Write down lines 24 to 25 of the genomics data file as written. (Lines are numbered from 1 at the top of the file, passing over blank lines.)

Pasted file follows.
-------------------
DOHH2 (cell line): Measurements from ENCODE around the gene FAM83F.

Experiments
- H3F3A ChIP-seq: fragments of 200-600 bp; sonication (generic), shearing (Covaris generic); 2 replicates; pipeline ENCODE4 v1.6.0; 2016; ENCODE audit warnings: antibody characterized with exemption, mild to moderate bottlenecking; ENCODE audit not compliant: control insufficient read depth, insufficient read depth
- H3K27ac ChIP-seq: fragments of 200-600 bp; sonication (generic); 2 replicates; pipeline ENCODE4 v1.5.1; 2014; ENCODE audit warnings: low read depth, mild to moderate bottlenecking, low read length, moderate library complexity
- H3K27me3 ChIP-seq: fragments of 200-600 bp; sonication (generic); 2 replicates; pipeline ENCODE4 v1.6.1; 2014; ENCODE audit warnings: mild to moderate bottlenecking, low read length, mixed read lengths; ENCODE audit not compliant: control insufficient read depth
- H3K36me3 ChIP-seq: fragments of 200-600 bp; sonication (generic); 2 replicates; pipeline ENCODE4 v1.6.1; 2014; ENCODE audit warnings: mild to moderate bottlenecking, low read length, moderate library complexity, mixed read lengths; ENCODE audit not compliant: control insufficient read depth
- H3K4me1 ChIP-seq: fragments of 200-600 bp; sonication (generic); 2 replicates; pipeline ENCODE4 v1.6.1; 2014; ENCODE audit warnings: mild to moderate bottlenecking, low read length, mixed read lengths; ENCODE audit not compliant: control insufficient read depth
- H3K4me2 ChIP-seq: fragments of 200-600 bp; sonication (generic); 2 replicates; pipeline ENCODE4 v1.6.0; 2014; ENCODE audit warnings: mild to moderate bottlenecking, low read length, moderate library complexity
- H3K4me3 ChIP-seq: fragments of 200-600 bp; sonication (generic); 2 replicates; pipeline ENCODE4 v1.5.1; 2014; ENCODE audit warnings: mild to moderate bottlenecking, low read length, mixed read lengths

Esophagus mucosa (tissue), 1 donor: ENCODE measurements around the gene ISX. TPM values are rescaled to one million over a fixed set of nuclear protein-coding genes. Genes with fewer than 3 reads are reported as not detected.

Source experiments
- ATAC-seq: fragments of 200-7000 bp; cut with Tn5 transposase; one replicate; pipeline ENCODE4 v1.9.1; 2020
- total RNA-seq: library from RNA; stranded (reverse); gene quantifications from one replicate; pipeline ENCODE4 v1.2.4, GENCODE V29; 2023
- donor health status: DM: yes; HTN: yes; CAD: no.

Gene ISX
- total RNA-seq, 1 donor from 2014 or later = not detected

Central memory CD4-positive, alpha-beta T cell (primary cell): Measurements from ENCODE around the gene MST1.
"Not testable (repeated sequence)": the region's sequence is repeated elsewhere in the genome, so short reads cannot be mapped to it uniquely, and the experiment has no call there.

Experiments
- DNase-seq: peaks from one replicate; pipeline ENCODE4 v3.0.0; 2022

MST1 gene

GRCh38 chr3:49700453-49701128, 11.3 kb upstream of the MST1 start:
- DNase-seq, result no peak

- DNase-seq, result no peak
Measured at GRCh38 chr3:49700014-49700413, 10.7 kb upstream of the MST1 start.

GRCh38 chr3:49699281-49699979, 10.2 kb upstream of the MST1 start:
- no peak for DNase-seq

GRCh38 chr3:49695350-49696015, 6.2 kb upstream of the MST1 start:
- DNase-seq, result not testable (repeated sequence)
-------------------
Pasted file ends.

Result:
- DNase-seq, result no peak
Measured at GRCh38 chr3:49700014-49700413, 10.7 kb upstream of the MST1 start.